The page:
If you’re a Canadian of a certain age, there’s a 99% certainty that Sam Sniderman had something to do with your musical education. At one point, his Sam the Record Man stores made him the biggest record retailer in the country.
So ubiquitous were these stores that when people said they were off to buy music, they didn’t say “I’m going to the record store.” Instead they’d say “I’m going to Sam the Record Man.”
At least that’s the way it was for me growing up in Winnipeg. A Sam the Record Man store was stationed in malls at all the compass points.
I remember having an issue with a copy of Bachman-Turner Overdrive’s Greatest Hits that skipped fresh out of the shrink wrap and exchanging it for a fresh one at the Unicity Mall store. (No questions asked, either!) I remember hearing Rumours from Fleetwood Mac for the first time on the store stereo at the Garden City Mall location.
When I moved to Toronto in 1986, one of the very first things I did was run down to Yonge Street to see the spinning records on the flagship store. I loved wandering through haphazard layout of the place. And like everyone else, I lined up at Christmas for the big sale with the stupidly low prices.
Sam Sniderman started selling records with his brother Sid out of the family’s radio store in 1937. The Yonge Street store opened in 1959. The chain was at its peak in the middle 80s. That flagship store became part of the greatest strip of record stores in all of North America: Sam’s, Music World, A&A, Virgin, Tower and a host of smaller indie stores.
Sam was a big supporter of Canadian music. Releases by Canadian artists were always easy to find in his stores. And chances are that if you were looking for some Canadian obscura, there would be one or two copies in the racks.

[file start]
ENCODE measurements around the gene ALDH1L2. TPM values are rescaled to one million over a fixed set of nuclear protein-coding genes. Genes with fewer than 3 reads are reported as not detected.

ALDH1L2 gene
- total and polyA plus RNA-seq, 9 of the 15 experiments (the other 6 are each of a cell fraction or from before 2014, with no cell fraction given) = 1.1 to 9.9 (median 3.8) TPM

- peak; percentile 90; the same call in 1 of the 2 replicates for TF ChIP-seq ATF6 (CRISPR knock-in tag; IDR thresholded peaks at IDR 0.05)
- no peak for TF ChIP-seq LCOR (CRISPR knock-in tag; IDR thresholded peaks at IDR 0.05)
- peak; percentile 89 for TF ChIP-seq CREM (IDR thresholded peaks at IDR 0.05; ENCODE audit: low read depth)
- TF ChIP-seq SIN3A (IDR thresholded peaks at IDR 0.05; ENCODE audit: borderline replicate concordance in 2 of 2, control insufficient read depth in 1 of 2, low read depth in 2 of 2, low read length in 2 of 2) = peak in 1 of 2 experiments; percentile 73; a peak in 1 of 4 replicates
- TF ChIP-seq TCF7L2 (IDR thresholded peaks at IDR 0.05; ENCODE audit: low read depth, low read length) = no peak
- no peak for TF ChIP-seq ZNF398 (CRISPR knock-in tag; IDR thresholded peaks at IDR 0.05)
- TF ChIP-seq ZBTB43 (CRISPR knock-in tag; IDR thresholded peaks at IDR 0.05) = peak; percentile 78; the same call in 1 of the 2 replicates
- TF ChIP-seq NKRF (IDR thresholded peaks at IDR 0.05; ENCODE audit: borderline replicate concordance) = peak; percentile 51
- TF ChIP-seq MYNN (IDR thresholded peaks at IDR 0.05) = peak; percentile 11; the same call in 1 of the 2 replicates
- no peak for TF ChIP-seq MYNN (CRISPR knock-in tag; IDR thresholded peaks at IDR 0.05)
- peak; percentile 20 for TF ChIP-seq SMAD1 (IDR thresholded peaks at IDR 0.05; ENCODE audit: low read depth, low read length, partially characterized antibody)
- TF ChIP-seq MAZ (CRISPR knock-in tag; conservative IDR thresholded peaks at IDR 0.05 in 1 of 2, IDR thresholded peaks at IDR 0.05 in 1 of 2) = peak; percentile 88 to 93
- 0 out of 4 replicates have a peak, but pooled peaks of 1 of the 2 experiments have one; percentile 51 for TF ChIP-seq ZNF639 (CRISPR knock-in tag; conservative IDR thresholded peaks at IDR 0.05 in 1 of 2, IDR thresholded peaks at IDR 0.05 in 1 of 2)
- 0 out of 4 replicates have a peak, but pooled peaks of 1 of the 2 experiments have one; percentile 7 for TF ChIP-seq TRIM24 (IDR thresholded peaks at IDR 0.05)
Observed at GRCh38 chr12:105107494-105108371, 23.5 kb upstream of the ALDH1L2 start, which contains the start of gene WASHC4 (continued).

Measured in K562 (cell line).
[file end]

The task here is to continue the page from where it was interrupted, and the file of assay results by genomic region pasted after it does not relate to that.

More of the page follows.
He was given the Order of Canada in 1976 and inducted into the Canadian Country Music Hall of Fame in 1997. He worked with the University of Toronto to create a special recordings archive. He was awarded honorary docotrates from both Ryerson and the University of Prince Edward Island. He’s in the Canadian Music Industry Hall of Fame. He was given a Governor General’s Award. He was involved in every manner of industry association.
But things started going south for Sam’s empire at the end of the 20th century. The company filed for bankruptcy in 2001 but managed to recover after some savage cost-cutting. But with the rise of digital culture, they couldn’t hold on. The big store at Yonge and Gould closed in 2007. The property was purchased by Ryerson University and the building demolished. Those spinning records signs are in storage somewhere.
It’s hard to imagine how different Canadian music culture would be had it not been for this homegrown solution to music retailing. Our country was very fortunate to have a friend in Sam.
Sam Sniderman died in his sleep last night at the age of 92. He will be missed but not forgotten.